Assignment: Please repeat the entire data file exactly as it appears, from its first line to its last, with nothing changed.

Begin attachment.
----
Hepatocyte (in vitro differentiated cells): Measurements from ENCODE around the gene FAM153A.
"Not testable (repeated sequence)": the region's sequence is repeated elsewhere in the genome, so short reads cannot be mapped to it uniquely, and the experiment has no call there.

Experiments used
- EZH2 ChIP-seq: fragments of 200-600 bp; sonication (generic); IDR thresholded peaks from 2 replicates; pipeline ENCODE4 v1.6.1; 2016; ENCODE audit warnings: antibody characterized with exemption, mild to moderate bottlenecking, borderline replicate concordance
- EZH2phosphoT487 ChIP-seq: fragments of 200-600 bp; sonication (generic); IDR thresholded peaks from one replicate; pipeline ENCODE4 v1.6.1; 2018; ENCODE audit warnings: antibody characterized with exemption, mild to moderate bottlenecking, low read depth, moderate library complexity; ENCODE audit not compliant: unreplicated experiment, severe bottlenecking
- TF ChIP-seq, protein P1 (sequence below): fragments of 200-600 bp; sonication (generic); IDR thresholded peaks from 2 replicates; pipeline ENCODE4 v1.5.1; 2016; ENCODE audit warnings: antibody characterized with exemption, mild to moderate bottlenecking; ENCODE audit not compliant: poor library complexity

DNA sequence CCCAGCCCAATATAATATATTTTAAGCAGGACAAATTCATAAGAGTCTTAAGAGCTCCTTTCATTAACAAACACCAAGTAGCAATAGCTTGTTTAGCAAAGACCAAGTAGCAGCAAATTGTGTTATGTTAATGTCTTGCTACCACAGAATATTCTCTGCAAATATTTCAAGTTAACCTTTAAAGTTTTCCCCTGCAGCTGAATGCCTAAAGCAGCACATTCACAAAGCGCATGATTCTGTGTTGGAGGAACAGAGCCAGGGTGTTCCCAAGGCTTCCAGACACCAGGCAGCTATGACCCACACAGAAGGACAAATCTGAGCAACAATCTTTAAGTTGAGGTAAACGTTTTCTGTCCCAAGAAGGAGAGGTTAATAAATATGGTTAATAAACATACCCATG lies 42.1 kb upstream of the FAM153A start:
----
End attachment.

Hepatocyte (in vitro differentiated cells): Measurements from ENCODE around the gene FAM153A.
"Not testable (repeated sequence)": the region's sequence is repeated elsewhere in the genome, so short reads cannot be mapped to it uniquely, and the experiment has no call there.

Experiments used
- EZH2 ChIP-seq: fragments of 200-600 bp; sonication (generic); IDR thresholded peaks from 2 replicates; pipeline ENCODE4 v1.6.1; 2016; ENCODE audit warnings: antibody characterized with exemption, mild to moderate bottlenecking, borderline replicate concordance
- EZH2phosphoT487 ChIP-seq: fragments of 200-600 bp; sonication (generic); IDR thresholded peaks from one replicate; pipeline ENCODE4 v1.6.1; 2018; ENCODE audit warnings: antibody characterized with exemption, mild to moderate bottlenecking, low read depth, moderate library complexity; ENCODE audit not compliant: unreplicated experiment, severe bottlenecking
- TF ChIP-seq, protein P1 (sequence below): fragments of 200-600 bp; sonication (generic); IDR thresholded peaks from 2 replicates; pipeline ENCODE4 v1.5.1; 2016; ENCODE audit warnings: antibody characterized with exemption, mild to moderate bottlenecking; ENCODE audit not compliant: poor library complexity

DNA sequence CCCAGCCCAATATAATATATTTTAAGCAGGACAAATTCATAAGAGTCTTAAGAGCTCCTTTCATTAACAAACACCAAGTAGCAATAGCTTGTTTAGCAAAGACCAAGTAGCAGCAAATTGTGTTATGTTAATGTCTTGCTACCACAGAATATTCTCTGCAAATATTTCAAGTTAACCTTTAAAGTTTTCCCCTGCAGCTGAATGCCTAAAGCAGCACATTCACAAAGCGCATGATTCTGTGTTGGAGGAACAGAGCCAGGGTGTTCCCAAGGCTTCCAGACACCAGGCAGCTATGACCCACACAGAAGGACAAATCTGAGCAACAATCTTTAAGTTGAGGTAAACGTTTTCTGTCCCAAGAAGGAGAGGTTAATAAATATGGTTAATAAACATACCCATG lies 42.1 kb upstream of the FAM153A start: